If you are truly concerned about male dogs, don’t use the term “mange-free”. They don’t have mange and many of them are in fact very mangy. The most likely situation with an unneutered male dog is that it will have been bred before coming into the RSPCA. So, this means that you are not only putting a potential family member at risk, you are also supporting the problem.
Thanks for reading my post. I just love it when there is so much discussion around topics that have affected people’s lives!
I’m not a real dog person. We are just very fortunate that I find the time to volunteer for the RSPCA, the local dog pounds, the local shelter and rescue centre, and the pet rescues I fund. But I do really enjoy seeing the many good things these organisations do.
But the question that I keep getting asked by people who want to buy a puppy and have it neutered is how can you be sure the puppy will be neutered before you buy it. The answer is that we don’t really know if it’s true.
But we can be frly confident that the puppies being bred in puppy mills are unlikely to be neutered. There is evidence that there are puppy mills that don’t sterilise male dogs, there is evidence that those that do may not be doing a very good job. And there are anecdotal reports of puppies being born to mated female dogs and still born (these are often found dead and have been euthanised). So, these puppies that come from puppy mills should be assumed not to be sterilised and should be considered the equivalent of a mated female dog.
There have been other studies and one of them showed that the dogs from puppy mills are significantly less likely to be sterilised than other puppies in the pound (that’s where all the abandoned and unwanted dogs are held before being put down). Another of the many studies showed that just 2.3% of puppies from puppy mills are neutered.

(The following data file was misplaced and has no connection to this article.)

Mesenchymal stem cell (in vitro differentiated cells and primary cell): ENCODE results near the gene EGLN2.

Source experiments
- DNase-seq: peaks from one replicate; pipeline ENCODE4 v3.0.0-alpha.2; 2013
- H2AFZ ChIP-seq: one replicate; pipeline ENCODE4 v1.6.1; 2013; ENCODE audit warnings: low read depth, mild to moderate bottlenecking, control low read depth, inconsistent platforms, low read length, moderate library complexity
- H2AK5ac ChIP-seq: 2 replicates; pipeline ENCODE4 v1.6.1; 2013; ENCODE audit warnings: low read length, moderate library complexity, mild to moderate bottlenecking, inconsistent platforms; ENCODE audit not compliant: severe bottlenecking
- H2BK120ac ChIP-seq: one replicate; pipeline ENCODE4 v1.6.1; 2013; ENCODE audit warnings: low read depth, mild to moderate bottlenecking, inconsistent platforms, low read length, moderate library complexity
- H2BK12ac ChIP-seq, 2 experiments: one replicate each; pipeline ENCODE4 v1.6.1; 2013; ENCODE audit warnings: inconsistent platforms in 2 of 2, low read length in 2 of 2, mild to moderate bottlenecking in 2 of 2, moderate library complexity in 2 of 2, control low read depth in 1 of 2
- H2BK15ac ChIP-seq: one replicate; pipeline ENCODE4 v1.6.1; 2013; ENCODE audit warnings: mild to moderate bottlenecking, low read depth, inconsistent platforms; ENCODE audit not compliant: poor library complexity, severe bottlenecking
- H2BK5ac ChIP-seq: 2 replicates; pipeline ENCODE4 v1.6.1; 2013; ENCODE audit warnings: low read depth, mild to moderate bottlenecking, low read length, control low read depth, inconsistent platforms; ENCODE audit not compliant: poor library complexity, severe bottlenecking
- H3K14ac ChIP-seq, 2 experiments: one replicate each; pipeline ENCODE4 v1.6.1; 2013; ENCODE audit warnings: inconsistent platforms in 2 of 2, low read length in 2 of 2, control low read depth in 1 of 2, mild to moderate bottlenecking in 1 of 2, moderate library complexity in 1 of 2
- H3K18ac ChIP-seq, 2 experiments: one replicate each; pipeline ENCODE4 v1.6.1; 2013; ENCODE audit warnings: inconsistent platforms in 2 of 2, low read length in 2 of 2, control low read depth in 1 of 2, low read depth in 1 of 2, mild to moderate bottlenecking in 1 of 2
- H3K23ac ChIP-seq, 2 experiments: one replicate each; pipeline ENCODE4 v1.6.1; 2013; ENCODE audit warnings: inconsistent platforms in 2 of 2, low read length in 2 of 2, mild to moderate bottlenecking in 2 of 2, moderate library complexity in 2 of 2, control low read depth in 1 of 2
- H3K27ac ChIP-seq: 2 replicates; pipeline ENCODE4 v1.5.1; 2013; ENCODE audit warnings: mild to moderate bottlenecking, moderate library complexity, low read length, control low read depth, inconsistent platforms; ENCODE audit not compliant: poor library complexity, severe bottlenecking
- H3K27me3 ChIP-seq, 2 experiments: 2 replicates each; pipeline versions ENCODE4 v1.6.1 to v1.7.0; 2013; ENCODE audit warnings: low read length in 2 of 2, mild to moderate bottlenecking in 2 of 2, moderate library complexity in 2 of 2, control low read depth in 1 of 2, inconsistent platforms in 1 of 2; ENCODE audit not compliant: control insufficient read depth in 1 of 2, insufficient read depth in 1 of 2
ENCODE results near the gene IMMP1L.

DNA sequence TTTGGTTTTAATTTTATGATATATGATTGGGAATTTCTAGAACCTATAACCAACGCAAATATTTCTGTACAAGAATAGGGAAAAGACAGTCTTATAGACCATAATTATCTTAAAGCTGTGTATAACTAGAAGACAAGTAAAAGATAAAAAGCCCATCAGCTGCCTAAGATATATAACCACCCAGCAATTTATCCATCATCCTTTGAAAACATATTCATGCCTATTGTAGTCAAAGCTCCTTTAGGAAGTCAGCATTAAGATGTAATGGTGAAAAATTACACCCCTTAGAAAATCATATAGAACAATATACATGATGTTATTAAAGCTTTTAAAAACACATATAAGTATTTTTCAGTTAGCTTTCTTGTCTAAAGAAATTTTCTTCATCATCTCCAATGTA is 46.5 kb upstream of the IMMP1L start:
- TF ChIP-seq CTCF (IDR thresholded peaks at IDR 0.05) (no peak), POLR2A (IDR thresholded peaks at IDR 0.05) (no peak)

So, all puppies that come from puppy mills should be considered mated and have no way of knowing if they have been neutered. And if you are taking a puppy home from the pound, don’t expect the shelter worker to be able to tell you how old it is or if it’s been neutered.
So, what can you do if you want a neutered puppy? This is a topic that has been discussed on many dog forums. There are lots of information on the internet about how to prevent litters. One of the things that is being debated is the use of anesthetics and whether or not you should do so. If you are just going to get a puppy from a shelter or a rescue you can’t expect a shelter or rescue to spend the time and money to sterilise and anaesthetise it for you. And the shelter workers don’t have the time. They are already being overwhelmed with the many dogs that need to be neutered, the medical costs and the time they have to spend working.
Of course, this is only one of the issues that can occur if you are trying to adopt a puppy.
The next issue is this: The shelter or rescue has only limited funds avlable to provide for the shelter and the many dogs that need to be cared for and there are also many